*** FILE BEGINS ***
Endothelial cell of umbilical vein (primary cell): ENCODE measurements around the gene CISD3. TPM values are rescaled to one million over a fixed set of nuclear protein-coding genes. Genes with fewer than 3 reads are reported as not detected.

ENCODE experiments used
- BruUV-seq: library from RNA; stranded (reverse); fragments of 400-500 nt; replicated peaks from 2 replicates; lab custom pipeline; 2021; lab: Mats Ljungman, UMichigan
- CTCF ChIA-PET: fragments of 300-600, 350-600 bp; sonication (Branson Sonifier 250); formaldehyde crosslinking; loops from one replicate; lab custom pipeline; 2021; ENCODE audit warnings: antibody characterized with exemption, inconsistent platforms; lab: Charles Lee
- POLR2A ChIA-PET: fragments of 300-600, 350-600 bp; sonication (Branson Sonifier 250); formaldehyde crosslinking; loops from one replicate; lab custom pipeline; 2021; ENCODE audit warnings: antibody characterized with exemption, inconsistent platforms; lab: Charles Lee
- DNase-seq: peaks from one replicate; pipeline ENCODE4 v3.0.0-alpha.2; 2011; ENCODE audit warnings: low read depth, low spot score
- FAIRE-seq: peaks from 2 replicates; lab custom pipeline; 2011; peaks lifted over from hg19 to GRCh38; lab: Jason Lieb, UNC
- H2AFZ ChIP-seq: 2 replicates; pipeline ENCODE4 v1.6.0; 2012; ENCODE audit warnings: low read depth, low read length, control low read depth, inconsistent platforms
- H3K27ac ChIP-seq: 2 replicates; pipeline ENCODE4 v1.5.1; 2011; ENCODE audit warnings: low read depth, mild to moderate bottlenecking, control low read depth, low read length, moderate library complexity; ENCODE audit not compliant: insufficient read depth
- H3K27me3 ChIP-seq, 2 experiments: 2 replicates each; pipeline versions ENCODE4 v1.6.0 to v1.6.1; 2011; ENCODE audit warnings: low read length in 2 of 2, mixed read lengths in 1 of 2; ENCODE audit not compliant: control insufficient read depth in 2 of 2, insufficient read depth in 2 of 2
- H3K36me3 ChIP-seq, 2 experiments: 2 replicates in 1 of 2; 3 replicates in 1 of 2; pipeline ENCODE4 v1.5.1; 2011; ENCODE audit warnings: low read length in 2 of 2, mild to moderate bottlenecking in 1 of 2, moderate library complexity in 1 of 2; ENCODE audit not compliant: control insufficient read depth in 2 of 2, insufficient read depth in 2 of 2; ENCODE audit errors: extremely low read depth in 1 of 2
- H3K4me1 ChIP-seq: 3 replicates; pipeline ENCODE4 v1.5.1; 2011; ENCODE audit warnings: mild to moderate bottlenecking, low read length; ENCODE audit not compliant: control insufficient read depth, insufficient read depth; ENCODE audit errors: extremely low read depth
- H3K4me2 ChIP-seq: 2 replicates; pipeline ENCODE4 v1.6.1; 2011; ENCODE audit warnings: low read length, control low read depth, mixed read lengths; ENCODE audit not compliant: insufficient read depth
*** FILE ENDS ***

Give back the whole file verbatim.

Endothelial cell of umbilical vein (primary cell): ENCODE measurements around the gene CISD3. TPM values are rescaled to one million over a fixed set of nuclear protein-coding genes. Genes with fewer than 3 reads are reported as not detected.

ENCODE experiments used
- BruUV-seq: library from RNA; stranded (reverse); fragments of 400-500 nt; replicated peaks from 2 replicates; lab custom pipeline; 2021; lab: Mats Ljungman, UMichigan
- CTCF ChIA-PET: fragments of 300-600, 350-600 bp; sonication (Branson Sonifier 250); formaldehyde crosslinking; loops from one replicate; lab custom pipeline; 2021; ENCODE audit warnings: antibody characterized with exemption, inconsistent platforms; lab: Charles Lee
- POLR2A ChIA-PET: fragments of 300-600, 350-600 bp; sonication (Branson Sonifier 250); formaldehyde crosslinking; loops from one replicate; lab custom pipeline; 2021; ENCODE audit warnings: antibody characterized with exemption, inconsistent platforms; lab: Charles Lee
- DNase-seq: peaks from one replicate; pipeline ENCODE4 v3.0.0-alpha.2; 2011; ENCODE audit warnings: low read depth, low spot score
- FAIRE-seq: peaks from 2 replicates; lab custom pipeline; 2011; peaks lifted over from hg19 to GRCh38; lab: Jason Lieb, UNC
- H2AFZ ChIP-seq: 2 replicates; pipeline ENCODE4 v1.6.0; 2012; ENCODE audit warnings: low read depth, low read length, control low read depth, inconsistent platforms
- H3K27ac ChIP-seq: 2 replicates; pipeline ENCODE4 v1.5.1; 2011; ENCODE audit warnings: low read depth, mild to moderate bottlenecking, control low read depth, low read length, moderate library complexity; ENCODE audit not compliant: insufficient read depth
- H3K27me3 ChIP-seq, 2 experiments: 2 replicates each; pipeline versions ENCODE4 v1.6.0 to v1.6.1; 2011; ENCODE audit warnings: low read length in 2 of 2, mixed read lengths in 1 of 2; ENCODE audit not compliant: control insufficient read depth in 2 of 2, insufficient read depth in 2 of 2
- H3K36me3 ChIP-seq, 2 experiments: 2 replicates in 1 of 2; 3 replicates in 1 of 2; pipeline ENCODE4 v1.5.1; 2011; ENCODE audit warnings: low read length in 2 of 2, mild to moderate bottlenecking in 1 of 2, moderate library complexity in 1 of 2; ENCODE audit not compliant: control insufficient read depth in 2 of 2, insufficient read depth in 2 of 2; ENCODE audit errors: extremely low read depth in 1 of 2
- H3K4me1 ChIP-seq: 3 replicates; pipeline ENCODE4 v1.5.1; 2011; ENCODE audit warnings: mild to moderate bottlenecking, low read length; ENCODE audit not compliant: control insufficient read depth, insufficient read depth; ENCODE audit errors: extremely low read depth
- H3K4me2 ChIP-seq: 2 replicates; pipeline ENCODE4 v1.6.1; 2011; ENCODE audit warnings: low read length, control low read depth, mixed read lengths; ENCODE audit not compliant: insufficient read depth